New Technologies- Traditional Interaction
There has been much educational literature and research highlighting the power of social constructivist learning, of how a collaborative approach nurtures and supports enhanced learning. This dates back to eminent psychologist Vygotsky's belief that all learning is first experienced in a social plane- in our context the classroom- before being internalised and demonstrated individually- such as homework or an assessment task.

More recently, and drawing upon modern technologies, Sugata Mitra’s work on developmental education in India- the inspiration for the film Slumdog Millionaire- provides additional evidence of these benefits. Mitra provided unguided internet access to small groups, supplementing this with limited mediation to support fruitful social interaction and was able to demonstrate significant learning benefits. It is pertinent to mention that, in this case the mediator had no knowledge of the topic the children were asked to find out about.
This made use of technology as a tool for exploration with traditional mediated face to face social interaction supporting the learning itself. Students were not instructed but enquiry encouraged. This represents one way that we can employ technology -ready internet access- and blend this with traditional face to face collaboration. Although extremely powerful, and an active area of educational research, this represents just one way that technology can support social learning.

New Technologies- New ways to interact
At first glance Polymath and Foldit appear seemingly unrelated, one is a collaborative approach to formulating mathematical proofs, the other offers participants the opportunity to solve puzzles for science. Beneath their apparent differences lie commonalities. Both utilise modern advances in technology and the increased communication and collaboration they offer, both have made significant advances in their respective fields which had previously remained elusive. These examples from outside of the realm of education illustrate the second way that technology can support social learning.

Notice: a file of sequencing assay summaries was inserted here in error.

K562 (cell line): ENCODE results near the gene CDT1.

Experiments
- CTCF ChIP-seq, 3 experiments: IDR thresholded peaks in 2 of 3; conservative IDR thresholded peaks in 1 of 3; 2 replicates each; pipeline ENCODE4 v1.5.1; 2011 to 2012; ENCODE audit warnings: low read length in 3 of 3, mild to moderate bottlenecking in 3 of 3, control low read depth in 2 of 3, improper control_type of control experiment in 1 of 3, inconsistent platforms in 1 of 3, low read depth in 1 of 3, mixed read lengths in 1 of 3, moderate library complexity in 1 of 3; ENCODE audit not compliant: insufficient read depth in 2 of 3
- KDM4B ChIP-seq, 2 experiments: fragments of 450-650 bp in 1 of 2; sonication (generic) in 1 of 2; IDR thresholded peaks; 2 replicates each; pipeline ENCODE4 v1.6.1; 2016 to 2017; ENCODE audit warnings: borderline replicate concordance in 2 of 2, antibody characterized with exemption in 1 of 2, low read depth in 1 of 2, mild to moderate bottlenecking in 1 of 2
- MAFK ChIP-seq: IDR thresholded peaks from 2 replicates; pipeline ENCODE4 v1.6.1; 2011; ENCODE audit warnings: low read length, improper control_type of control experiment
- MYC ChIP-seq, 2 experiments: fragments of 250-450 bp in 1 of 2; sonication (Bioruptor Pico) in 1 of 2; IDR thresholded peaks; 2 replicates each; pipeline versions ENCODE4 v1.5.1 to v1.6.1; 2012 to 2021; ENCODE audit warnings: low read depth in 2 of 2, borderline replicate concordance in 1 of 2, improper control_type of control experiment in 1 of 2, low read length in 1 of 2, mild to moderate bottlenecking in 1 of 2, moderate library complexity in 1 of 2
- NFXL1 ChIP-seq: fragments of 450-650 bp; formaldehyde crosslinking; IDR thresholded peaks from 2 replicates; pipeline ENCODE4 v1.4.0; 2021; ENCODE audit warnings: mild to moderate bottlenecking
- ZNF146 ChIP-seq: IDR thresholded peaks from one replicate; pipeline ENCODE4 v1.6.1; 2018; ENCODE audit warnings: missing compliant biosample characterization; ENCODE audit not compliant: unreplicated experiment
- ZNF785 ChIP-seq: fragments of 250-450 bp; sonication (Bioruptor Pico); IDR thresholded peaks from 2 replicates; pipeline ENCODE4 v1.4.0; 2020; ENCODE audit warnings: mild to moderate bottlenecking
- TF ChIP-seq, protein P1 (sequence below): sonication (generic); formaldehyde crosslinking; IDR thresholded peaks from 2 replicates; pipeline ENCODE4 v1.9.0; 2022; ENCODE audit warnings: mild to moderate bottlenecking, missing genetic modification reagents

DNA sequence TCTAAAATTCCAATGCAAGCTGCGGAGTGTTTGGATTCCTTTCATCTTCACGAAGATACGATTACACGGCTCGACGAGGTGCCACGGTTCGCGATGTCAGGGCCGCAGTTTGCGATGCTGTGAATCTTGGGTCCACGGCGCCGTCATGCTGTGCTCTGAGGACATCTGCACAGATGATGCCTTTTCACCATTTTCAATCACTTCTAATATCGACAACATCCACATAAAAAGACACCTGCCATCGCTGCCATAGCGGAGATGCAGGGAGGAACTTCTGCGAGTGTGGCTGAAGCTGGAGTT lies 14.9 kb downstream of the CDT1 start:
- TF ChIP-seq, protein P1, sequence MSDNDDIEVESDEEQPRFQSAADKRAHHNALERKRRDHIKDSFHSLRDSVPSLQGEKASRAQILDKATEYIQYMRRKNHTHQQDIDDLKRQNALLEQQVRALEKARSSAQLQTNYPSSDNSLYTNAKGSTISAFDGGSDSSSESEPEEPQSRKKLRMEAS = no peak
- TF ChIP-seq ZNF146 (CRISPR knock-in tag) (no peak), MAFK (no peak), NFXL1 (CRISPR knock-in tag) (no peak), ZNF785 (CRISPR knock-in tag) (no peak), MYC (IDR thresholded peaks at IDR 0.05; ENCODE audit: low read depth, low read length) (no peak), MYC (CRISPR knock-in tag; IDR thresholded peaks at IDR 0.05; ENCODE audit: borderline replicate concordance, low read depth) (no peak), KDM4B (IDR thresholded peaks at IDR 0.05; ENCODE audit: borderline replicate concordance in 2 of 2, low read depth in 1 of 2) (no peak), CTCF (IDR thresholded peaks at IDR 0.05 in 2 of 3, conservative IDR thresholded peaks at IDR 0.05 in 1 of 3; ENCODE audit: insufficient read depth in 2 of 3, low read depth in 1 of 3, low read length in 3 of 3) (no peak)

Harnessing for Learning
Increased connectivity and web 2.0 tools have provided a new dimension to learning, facilitating social interaction and collaboration where it was previously absent. Ready access allows students to learn together, studywiz forums, shared google docs and skype allow students to maintain a social element to their learning outside of the classroom.

When viewed in terms of our enquiry process (see article 1) students can collaboratively locate information using social bookmarking tools like diigo they can browse together using collective browsers like They can organise their ideas together through online note taking tools like google docs or multi-media cork boards such as spaaze or a plethora of collaborative graphic organisers such as Spiderscribe or mindmeister. When demonstrating their understanding groups of students can employ a wide variety of collaborative tools to present traditional written documents, multimedia presentations or Video.
In addition the wealth of opportunities to present this material as part of a positive online presence facilitates the opportunity to reflect, showcase and engage with fellow students locally and elsewhere.

Revolutionised Learning?
Some of these tools streamline and allow the traditional to become more efficient, but much more significantly, some, allow that which could previously only occur within the classroom take place elsewhere. Students can benefit from the power of social learning even when they are separated geographically.

Educational researchers have coined the phrase “Radical Discontinuity” to describe the difference between how a student chooses to pursue their own learning outside of a traditional school and what they experience in the classroom. Over the past decade recreational social engagement has been revolutionised by advances in technology. Our interactions are no longer bounded by who we can see or hear, nor are they bounded by who we know. We are more connected than we have ever been, this has changed how we socialise and, employed appropriately could offer vast benefits to learning.

Ben Turner
Learning Technology Integrator